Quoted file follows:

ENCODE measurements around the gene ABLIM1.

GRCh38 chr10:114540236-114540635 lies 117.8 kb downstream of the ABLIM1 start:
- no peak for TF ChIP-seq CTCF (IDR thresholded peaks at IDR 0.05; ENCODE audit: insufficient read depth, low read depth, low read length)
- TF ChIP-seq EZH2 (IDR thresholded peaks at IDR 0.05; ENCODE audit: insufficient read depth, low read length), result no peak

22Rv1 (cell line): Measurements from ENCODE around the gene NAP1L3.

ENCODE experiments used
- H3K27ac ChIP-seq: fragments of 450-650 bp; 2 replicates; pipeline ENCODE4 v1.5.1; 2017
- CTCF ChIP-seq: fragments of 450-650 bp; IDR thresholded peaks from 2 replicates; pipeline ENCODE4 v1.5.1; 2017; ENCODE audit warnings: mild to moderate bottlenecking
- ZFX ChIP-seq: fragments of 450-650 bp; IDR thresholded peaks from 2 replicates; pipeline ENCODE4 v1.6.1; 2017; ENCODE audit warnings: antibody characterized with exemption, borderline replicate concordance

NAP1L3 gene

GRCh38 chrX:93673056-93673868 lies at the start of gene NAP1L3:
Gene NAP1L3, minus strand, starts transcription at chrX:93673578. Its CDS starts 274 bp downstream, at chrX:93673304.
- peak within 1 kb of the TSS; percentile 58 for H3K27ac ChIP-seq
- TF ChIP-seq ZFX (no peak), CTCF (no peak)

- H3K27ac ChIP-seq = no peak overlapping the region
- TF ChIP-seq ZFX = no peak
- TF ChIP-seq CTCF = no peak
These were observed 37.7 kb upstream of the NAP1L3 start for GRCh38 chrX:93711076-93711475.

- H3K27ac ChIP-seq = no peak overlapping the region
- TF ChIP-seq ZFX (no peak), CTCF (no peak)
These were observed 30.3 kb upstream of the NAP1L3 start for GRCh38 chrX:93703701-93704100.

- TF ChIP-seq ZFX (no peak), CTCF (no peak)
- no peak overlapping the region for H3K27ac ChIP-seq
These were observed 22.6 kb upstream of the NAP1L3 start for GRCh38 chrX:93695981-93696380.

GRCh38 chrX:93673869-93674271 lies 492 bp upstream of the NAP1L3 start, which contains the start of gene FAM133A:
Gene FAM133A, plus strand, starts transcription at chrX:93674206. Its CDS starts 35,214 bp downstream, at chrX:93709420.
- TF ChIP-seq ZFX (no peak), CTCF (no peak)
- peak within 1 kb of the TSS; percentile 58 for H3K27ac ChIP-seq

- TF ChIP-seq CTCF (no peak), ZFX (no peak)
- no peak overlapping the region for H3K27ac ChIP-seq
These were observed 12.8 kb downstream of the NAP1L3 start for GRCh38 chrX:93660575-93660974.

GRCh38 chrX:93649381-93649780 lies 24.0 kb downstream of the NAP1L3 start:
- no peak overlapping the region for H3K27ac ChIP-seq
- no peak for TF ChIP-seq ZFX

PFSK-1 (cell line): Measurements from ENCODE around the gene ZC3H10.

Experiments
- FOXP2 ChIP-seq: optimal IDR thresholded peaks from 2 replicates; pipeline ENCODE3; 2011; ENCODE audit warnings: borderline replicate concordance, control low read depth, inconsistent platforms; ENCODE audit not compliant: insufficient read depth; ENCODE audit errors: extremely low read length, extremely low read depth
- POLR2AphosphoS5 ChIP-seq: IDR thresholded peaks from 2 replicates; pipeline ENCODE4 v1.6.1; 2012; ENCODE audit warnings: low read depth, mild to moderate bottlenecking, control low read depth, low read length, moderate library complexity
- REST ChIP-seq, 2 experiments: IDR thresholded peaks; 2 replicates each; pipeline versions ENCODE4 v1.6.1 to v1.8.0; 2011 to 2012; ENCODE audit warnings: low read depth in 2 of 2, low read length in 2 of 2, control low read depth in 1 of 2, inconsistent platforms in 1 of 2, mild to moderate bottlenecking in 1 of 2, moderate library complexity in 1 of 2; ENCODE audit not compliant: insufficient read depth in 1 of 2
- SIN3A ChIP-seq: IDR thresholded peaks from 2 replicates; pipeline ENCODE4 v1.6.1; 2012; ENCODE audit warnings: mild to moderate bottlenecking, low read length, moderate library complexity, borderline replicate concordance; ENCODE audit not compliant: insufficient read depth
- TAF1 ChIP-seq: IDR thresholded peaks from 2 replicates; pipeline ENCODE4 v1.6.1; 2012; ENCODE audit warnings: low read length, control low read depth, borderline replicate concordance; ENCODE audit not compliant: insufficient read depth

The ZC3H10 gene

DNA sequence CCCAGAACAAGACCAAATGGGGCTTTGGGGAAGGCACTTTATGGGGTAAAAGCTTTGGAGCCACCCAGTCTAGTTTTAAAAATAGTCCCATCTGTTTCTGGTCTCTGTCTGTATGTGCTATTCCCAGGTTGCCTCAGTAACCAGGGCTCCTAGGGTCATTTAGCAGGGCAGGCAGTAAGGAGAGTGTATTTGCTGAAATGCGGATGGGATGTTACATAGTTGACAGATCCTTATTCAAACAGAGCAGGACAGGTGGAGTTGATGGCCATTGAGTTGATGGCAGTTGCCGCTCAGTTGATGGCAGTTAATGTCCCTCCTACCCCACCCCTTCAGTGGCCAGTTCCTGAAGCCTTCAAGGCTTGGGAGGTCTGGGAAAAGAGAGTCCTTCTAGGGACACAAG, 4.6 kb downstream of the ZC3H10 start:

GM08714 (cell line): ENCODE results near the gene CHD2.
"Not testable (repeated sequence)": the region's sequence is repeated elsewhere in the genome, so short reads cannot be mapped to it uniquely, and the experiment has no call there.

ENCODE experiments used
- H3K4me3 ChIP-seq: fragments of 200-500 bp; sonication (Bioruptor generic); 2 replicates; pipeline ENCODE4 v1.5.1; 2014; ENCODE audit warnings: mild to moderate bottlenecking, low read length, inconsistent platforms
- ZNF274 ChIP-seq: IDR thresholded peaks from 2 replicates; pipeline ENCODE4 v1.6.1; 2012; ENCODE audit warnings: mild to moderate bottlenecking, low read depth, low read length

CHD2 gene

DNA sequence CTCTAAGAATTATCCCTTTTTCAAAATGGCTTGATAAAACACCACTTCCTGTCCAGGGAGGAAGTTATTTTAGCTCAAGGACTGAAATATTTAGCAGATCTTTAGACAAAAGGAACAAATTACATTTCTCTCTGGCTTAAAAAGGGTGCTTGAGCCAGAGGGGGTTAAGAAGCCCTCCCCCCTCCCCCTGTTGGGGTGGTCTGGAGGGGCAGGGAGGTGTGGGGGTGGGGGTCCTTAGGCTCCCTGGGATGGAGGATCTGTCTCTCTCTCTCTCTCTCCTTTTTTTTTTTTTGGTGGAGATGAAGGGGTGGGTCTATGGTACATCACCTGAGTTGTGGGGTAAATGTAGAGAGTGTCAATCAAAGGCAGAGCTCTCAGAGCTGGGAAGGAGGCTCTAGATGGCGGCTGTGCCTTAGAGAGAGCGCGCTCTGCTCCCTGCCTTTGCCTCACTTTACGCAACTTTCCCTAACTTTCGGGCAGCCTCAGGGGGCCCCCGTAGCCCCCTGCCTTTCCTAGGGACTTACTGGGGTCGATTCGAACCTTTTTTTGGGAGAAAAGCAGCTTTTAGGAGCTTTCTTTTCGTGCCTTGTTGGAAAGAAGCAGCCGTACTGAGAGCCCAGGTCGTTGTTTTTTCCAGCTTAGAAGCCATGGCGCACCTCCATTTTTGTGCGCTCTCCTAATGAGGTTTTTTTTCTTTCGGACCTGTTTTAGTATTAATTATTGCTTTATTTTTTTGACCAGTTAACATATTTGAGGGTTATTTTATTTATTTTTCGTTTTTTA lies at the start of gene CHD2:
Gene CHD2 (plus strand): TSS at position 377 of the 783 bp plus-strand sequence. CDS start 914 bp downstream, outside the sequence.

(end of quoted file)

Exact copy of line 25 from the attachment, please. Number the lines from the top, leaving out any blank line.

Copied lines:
GRCh38 chrX:93673869-93674271 lies 492 bp upstream of the NAP1L3 start, which contains the start of gene FAM133A: